DCSIMG

Fall in government borrowing a boost for Chancellor

Some good news at last for Chancellor George Osborne. Picture: Reuters

Some good news at last for Chancellor George Osborne. Picture: Reuters

  • by JOHN COLLINGRIDGE AND SCOTT REID
 

Chancellor George Osborne’s deficit-busting efforts have been helped by a near-£1.3 billion drop in central government borrowing in August.

Public sector net borrowing – stripping out the distorting effects of bank bailouts – fell to £13.2bn from some £14.4bn a year earlier, broadly in line with economists’ expectations.

The Office for National Statistics (ONS) also yesterday revised underlying borrowing for the 2012-13 financial year lower to £115.7bn, compared with an earlier estimate of £116.5bn.

The independent Office for Budget Responsibility (OBR), set up to monitor the state’s finances, expects underlying public sector net borrowing to rise in the latest financial year to about £120bn.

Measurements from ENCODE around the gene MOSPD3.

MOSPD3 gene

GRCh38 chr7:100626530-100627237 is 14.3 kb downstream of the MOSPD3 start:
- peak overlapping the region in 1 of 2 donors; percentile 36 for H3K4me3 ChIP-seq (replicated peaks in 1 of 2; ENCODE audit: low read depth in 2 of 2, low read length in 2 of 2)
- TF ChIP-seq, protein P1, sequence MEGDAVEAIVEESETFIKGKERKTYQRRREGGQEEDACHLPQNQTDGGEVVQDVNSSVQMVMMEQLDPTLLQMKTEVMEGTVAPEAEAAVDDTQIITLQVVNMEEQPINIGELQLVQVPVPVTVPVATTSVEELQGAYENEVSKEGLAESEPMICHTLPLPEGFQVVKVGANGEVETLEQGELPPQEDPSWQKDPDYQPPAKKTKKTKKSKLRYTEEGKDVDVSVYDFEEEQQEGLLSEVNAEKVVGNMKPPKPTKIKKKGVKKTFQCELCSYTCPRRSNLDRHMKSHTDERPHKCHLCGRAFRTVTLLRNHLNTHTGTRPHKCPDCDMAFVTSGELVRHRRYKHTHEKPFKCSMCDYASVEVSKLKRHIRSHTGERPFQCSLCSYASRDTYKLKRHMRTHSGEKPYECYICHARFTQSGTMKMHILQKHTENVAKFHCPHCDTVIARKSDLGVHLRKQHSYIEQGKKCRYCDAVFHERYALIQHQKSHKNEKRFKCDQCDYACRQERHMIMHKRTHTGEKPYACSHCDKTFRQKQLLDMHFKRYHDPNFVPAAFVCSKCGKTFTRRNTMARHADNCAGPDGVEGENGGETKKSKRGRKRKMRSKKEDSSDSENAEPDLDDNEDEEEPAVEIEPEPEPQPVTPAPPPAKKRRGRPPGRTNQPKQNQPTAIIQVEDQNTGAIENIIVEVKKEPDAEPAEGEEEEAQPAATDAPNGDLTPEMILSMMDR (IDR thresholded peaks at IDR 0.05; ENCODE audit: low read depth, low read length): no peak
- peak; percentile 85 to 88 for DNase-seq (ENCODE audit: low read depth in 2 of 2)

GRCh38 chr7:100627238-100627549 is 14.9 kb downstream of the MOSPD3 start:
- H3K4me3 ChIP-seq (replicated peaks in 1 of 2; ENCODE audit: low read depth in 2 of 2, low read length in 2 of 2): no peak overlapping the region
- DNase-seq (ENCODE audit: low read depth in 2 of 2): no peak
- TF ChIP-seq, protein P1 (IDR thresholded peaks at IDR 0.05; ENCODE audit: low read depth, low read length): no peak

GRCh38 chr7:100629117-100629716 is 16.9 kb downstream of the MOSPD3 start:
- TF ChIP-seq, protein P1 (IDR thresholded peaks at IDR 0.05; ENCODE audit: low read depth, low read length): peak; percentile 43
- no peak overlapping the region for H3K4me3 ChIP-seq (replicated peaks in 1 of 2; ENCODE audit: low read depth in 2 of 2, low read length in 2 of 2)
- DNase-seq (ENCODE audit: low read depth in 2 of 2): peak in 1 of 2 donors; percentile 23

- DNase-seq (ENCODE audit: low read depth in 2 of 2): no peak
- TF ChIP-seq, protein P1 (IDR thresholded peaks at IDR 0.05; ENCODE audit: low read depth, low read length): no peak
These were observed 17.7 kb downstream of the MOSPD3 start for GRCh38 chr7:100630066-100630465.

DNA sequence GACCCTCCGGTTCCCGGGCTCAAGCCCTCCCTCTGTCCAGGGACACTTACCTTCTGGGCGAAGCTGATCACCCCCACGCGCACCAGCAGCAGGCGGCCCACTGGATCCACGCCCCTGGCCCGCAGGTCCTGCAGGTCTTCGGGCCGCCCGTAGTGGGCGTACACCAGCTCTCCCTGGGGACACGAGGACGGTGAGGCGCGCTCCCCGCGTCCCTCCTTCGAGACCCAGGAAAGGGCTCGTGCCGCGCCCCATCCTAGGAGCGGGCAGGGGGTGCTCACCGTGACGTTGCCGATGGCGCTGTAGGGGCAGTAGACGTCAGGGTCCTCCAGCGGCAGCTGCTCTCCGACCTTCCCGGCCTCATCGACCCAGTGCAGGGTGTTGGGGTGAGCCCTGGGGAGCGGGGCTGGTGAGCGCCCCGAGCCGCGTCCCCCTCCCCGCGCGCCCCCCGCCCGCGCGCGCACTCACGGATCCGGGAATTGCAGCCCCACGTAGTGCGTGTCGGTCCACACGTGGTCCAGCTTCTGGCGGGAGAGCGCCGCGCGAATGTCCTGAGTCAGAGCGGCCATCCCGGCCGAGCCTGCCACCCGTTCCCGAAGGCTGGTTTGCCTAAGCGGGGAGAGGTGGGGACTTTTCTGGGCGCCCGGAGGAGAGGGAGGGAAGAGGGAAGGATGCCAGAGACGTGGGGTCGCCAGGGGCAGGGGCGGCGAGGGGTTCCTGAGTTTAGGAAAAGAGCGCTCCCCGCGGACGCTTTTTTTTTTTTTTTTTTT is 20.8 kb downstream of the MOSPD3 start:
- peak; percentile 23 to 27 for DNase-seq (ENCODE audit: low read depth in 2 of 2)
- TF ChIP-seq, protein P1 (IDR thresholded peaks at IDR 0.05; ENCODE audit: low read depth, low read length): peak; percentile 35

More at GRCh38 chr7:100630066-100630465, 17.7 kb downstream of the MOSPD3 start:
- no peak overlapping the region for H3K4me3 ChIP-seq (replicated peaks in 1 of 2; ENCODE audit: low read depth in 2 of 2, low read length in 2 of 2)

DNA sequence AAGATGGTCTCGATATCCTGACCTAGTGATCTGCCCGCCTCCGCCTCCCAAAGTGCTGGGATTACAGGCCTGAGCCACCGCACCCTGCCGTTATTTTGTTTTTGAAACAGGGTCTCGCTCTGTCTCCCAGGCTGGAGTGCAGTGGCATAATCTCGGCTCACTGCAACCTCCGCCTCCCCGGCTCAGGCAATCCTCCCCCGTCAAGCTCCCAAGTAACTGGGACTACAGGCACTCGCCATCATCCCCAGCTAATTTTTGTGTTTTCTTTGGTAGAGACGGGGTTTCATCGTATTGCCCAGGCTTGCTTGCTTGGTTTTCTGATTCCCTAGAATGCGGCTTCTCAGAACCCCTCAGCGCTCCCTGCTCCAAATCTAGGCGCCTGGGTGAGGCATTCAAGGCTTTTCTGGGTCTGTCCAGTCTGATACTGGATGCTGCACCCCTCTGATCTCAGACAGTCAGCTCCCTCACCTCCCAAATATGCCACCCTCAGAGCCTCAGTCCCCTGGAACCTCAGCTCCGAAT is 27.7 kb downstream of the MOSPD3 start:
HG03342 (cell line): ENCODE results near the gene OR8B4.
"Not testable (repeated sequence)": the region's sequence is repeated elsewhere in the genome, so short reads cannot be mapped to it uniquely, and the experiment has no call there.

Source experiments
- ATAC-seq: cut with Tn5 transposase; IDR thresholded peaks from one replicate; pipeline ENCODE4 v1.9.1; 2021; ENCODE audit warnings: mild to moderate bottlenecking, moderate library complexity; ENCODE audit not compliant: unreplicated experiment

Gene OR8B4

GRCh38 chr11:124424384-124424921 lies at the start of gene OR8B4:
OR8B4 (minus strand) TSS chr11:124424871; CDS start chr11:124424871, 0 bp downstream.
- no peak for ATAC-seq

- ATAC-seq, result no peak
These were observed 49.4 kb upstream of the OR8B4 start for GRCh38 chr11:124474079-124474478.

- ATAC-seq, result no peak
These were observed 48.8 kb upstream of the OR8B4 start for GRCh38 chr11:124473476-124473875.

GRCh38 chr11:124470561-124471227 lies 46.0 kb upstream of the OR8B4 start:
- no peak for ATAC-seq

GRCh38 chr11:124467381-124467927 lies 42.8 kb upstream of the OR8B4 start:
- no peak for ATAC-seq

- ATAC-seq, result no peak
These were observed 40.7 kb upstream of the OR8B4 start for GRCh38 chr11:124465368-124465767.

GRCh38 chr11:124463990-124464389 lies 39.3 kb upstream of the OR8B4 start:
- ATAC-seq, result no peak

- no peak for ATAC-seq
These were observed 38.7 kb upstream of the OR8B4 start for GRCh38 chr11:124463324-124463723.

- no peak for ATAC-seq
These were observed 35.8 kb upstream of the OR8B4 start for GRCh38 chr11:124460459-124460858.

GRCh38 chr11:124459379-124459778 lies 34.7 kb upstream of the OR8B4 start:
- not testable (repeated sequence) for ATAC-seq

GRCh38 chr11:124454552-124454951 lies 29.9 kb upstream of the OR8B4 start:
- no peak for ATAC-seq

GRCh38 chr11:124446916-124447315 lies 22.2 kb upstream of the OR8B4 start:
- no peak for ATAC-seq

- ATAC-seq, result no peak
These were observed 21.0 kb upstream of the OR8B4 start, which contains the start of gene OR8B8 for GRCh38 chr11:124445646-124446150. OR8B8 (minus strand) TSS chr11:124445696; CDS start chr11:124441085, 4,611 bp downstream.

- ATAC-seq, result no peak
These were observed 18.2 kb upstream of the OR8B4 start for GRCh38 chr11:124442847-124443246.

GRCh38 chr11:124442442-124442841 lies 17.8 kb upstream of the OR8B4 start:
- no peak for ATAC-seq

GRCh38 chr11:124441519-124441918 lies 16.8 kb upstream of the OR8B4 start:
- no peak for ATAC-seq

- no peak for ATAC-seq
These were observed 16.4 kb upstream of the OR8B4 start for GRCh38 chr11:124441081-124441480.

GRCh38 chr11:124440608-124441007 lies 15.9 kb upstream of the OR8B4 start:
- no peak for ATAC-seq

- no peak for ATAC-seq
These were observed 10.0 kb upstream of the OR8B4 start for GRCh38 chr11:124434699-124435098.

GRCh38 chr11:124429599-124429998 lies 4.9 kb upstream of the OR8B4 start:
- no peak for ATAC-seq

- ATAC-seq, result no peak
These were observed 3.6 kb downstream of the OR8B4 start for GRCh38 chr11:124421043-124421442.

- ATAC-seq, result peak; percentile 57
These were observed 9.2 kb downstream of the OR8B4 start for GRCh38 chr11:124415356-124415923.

Howard Archer, chief UK and European economist at IHS Global Insight, the forecasting consultancy, said the figures put the coalition government “well on track” to beat its fiscal targets, but cautioned there is likely to be a “lagged impact” before the improving economy fully feeds through to lift tax revenues.

He said: “The recent improved economic performance means that pressure on Chancellor George Osborne to relax the fiscal squeeze to help the economy has fallen away and will likely only resurface should the economy suffer a marked relapse over the coming months.”

ING economist James Knightley added: “With activity data suggesting that the UK economy is gaining some momentum and with employment continuing to rise, the government looks on course to achieve its forecast cut in the deficit.”

The deficit in August was nursed lower by a £1.2bn drop in UK government borrowing to £12.7bn.

Local government borrowing edged up by around £200 million to £1.1bn. Corporation tax receipts were slightly higher at £1.3bn, but income tax receipts fell to £10.5bn from £11.1bn.

A Treasury spokeswoman said: “The economy is turning a corner, but there is a long way to go and the government is sticking to the economic plan that has already cut the deficit by a third.”

 

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